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I have a Sony NEX3 camera and an old external flash. Since Sony NEX3 doesn't have a hotshoe I use the optical sensor in the flash to be triggered by my camera's flash.

Unfortunately the camera uses two flashes (double flashes even when the red eye is off) so it triggers the off-camera flash before the shutter captures it. What can I do regarding this problem?

  • The first flash is probbaly for light metering, but the external flash doesn't know that of course. You should be able to get an external optical trigger that can handle this (a hotshoe with a tripod thread on the bottom). I'm sure I've seen one with an e-ttl mode but I can't find it for now (hence this comment not an answer). – Chris H Mar 15 '16 at 10:12
  • @ChrisH Exactly, Isn't there there any other tweaks? I was thinking about slowing down the shutter time so that the flash will have time for recharging but again it will make the image blurry, Are there any info on Sony's flash connector's configuration? Maybe I could connect the cable to hotshoe connector in my flash?! – adel rahimi Mar 15 '16 at 10:24
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    @ChrisH I encourage you to make it an answer even without that bit about an ettl external optical trigger (which isn't the main point anyway). – mattdm Mar 15 '16 at 10:27
  • @adelrahimi that wouldn't help, or not much. A flash+long exposure photo is sometimes done, but is quite a specific look. And you might well find that the external flash doesn't fire the second time even if you can use second curtain sync on the NEX3. – Chris H Mar 15 '16 at 12:16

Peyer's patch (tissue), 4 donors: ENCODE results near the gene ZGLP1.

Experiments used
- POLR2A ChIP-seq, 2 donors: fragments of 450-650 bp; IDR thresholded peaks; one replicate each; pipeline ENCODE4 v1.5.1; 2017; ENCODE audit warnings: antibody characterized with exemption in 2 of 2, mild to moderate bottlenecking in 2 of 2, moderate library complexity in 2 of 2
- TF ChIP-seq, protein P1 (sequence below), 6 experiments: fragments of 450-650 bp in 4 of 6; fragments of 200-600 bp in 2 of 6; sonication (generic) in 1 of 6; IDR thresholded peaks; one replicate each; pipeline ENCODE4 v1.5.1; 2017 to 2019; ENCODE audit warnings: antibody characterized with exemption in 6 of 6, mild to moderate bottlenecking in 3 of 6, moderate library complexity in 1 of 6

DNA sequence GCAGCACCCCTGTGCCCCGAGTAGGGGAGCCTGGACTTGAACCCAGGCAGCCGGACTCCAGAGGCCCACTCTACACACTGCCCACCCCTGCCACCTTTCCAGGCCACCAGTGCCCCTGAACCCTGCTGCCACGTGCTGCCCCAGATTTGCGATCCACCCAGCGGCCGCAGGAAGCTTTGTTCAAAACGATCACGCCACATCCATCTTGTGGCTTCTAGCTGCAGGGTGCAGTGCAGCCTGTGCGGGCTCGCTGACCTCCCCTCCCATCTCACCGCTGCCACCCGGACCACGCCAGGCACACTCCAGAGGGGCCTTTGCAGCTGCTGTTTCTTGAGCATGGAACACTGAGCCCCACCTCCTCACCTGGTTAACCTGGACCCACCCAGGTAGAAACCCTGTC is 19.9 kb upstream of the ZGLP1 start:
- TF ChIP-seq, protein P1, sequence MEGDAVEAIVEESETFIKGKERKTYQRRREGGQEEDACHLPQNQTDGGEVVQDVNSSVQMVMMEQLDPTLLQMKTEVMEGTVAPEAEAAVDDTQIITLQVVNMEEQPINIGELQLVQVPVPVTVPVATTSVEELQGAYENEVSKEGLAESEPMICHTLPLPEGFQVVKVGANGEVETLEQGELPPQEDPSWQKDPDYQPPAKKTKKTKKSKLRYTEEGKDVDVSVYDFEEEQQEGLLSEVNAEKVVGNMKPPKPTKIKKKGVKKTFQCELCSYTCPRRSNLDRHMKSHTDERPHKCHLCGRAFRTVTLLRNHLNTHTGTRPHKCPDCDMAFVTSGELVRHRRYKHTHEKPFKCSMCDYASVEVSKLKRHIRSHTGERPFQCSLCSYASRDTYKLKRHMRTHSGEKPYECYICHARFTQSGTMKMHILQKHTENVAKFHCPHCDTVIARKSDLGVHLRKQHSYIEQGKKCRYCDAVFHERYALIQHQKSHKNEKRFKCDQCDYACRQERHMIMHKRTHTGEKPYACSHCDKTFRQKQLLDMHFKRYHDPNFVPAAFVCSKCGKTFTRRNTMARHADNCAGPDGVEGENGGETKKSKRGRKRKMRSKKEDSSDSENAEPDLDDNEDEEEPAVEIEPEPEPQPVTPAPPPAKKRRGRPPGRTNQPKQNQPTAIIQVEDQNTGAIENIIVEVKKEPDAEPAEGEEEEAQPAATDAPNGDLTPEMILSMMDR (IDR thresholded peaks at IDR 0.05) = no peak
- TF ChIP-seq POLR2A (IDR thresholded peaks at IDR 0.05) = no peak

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    @mattdm, I've tracked down some info worth having. – Chris H Mar 15 '16 at 12:32
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One good solution is to get a Hot Shoe Flash Adapter so you can use your old external flash right on the camera, or get a smaller Manual only flash to trigger your external optical slave flash.

$10 Amazon Hot Shoe Flash Adapter MSA-10 for Sony NEX 3

enter image description here

An even better solution is to get this Wireless radio transmitter/receiver:

$10 Wireless Flash Trigger Hot Shoe Adapter with Receiver for Sony NEX3

enter image description here

  • Oh... How I did not think of that? :o) – Rafael Mar 15 '16 at 17:16